Forced Labour and Child Labour in Canada’s Supply Chains: What You Need to Know About Bill S-211

This two-part blog series will break down what we know so far about Canada’s forthcoming modern slavery legislation. This first blog provides an overview of the bill, who it applies to and the reporting requirements. In part two, we will dive deeper into how you can best prepare if you are required to submit a report.

Is your organization ready to report on their Supply Chain Risks when Canada’s Bill S-211 is passed?

It is estimated that over 49.6 million people around the world live in modern slavery, with 27 million of those people trapped in forced labour and human trafficking. Slavery exists in many different forms, but modern slavery is defined by Anti Slavery International as the forced, tricked or coerced exploitation of an individual by others, for personal or commercial gain.  The most common forms of modern slavery that could be found in your supply chain today are forced labour, debt bondage, child slavery, and descent-based slavery. Slavery affects every country and it is a terrifying truth that no supply chain is protected from the presence of child labour and forced labour.

The complexity of globalized supply chains has made it challenging for businesses to identify exploitation and forced labour. Over the past few years, Canada has been implementing an increasing number of measures relating to modern slavery. While the issues underlying the regulations aren’t new, there are implications for organizations with international supply chains.

One pending measure that may come into effect in 2024 is the “Canadian Modern Slavery Bill”, or Bill S-211. Bill S-211 (the Act) will enact the Fighting Against Forced Labour and Child Labour in Supply Chains Act and amend the Customs Tariff. The main purpose of this Act is to ensure transparency within Canadian supply chains. This will require certain corporations to report on steps taken to prevent and reduce forced labour and child labour in their supply chain.

Modelled under similar legislations in California, the UK and Australia, Canada’s bill passed the upper chamber last year and is awaiting royal assent. The Act could become law as early as March 2023. If it is passed anytime within 2023, then the earliest it can come into effect is January 1st, 2024, and the first report will be due in May 2024.

Who does this Act apply to?

This Act applies to anyone on the Canadian stock exchange, federal institutions, ministries, Crown corporations, and anyone who meets two of the three requirements in one of the two most recent financial years:

  1. Has at least 20 million CAD in assets
  2. Has generated at least 40 million CAD in revenue
  3. Has at least 250 employees

Companies will also need to submit a report if they meet the above-mentioned criteria and produces, sells or distributes goods, imports goods in Canada, and/or manages a company that participates in these activities. The provisions are drafted broadly and there is no minimum threshold for the production, sale, distribution or import of goods that trigger a reporting obligation.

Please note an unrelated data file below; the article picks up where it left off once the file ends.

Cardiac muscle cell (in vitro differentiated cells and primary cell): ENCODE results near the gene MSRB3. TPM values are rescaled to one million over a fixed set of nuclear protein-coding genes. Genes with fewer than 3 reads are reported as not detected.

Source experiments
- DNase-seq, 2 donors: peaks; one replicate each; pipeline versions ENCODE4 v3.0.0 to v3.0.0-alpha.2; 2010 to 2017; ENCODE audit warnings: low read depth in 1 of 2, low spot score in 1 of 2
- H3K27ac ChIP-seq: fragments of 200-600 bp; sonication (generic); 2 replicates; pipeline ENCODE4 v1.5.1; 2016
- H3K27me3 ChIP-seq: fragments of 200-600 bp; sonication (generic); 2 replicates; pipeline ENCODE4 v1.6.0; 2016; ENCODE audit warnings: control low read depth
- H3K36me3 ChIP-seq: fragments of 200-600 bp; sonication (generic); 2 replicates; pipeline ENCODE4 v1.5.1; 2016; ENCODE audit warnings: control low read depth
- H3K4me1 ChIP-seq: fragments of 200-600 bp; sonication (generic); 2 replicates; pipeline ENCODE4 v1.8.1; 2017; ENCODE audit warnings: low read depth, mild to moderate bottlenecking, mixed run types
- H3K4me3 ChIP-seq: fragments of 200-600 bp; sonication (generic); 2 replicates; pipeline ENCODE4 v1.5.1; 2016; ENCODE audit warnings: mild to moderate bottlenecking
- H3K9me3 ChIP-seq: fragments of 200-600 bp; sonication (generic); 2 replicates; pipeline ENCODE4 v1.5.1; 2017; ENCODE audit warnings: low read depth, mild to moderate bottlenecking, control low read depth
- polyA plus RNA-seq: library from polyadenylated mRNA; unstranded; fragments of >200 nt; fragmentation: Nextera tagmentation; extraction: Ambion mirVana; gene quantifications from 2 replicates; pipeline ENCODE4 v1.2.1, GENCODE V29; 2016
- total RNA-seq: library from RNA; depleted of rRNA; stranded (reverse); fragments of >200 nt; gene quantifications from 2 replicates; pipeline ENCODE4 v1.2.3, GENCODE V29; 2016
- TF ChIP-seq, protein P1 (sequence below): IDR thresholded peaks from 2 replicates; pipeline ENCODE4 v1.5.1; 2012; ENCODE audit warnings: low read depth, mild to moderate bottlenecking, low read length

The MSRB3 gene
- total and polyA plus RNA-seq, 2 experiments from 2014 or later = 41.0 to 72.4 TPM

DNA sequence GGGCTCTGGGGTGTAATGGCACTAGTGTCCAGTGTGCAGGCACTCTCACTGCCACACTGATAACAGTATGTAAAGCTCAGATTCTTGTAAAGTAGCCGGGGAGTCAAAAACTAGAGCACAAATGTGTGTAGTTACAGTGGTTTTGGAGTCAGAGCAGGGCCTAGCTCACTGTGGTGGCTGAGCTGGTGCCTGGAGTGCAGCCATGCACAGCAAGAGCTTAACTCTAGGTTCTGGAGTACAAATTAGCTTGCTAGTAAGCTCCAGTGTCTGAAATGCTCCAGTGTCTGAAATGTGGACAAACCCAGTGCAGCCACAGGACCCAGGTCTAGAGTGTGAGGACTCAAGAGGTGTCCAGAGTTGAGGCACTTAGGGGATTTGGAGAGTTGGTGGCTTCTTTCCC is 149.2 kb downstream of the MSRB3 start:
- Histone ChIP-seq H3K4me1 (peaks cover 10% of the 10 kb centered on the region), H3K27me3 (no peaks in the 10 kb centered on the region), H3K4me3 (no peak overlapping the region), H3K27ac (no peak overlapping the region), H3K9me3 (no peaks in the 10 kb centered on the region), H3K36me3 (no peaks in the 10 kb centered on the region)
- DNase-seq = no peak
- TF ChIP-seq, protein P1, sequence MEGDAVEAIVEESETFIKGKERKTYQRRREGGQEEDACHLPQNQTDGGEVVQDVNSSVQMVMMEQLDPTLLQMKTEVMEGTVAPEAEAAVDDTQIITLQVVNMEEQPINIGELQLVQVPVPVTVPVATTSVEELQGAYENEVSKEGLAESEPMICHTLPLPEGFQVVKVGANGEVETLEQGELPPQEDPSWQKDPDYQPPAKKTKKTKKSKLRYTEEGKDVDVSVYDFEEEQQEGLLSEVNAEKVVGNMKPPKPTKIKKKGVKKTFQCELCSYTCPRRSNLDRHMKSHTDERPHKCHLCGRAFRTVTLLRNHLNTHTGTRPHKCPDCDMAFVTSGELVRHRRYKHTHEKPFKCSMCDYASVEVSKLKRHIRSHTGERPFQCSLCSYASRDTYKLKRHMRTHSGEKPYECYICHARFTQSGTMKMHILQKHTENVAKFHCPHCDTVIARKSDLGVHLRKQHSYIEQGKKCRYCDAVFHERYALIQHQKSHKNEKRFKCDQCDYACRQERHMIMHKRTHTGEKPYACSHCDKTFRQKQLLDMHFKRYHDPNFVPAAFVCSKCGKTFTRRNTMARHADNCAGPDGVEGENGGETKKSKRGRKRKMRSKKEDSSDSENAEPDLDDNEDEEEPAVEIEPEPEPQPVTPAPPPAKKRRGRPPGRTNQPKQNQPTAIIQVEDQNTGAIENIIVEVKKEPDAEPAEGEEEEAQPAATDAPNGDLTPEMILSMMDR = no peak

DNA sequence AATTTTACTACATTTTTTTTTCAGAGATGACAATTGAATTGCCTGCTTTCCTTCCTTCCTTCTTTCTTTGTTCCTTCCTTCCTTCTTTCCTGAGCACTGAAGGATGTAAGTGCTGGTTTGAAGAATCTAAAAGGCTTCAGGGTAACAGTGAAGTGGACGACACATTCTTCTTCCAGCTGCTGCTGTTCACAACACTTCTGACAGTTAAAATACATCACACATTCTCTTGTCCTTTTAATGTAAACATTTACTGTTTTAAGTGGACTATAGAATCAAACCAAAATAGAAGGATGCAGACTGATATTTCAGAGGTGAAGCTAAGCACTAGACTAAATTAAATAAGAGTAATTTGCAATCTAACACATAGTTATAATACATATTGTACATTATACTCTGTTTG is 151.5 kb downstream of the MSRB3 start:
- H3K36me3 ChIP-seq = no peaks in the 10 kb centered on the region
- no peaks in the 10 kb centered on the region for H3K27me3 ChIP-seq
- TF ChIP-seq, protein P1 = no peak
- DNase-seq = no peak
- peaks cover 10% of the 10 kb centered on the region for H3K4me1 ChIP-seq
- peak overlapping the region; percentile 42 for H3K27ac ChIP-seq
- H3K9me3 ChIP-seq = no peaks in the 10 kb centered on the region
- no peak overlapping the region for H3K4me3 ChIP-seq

What is required in the Supply Chain Risk Reporting Requirements?

Full details of the required scope and format of the report have yet to be released, but we do know that reporting requirements will be largely the same for both government institutions and private entities. Any corporation that falls under the requirements will need to produce a report by May 31st of each year to be made publicly available and submitted to the Minister of Public Safety and Emergency Preparedness. Corporations may submit single or joint reports for related entities and CBCA corporations must make their report available to all shareholders along with their annual financial statements.

From what we know so far, reports will need to include the following information:

  1. Structure and activities of the entity and its supply chains
  2. Policies, procedures and steps taken to avoid forced and/or child labour
  3. Disclose high-risk areas of the supply chain and steps taken to mitigate risks
  4. Measures taken to remediate loss of income from forced and/or child labour
  5. Training provided to employees regarding forced and/or child labour
  6. Methods of measurement to ensure steps for risk management are effective

A summary offence is built into the act which means entities who fail to file and publicize their annual Supply Chain Risk Report will be subject to a fine of up to CAD 250,000.

Although measures taken against modern slavery have been a long time coming, Reeve believes that this is a significant first step for businesses to learn about the risks and opportunities in their supply chains. Similar to established legislation in California, Australia and the United Kingdom, Canada’s Act will place emphasis on reporting obligations. Conversely, other countries including France, Germany and the Netherlands are focusing on mandatory Human Rights Due Diligence, enforcing a duty on entities to prevent human rights violations in their supply chains. The impact of Canada’s chosen approach remains to be seen, however, it is undeniable that it will create momentum for businesses and consumers to purchase more responsibly.

Check back in the next few weeks for the second part of this series on Canada’s forthcoming legislation. We will be diving deeper into this topic and will be providing you with tips on how your organization can prepare for the passing of this Act. Let us know what your thoughts are below, and whether your corporation is ready to report on its supply chain.

Follow us on LinkedIn and subscribe to our newsletter to stay up to date on the latest release of our blogs.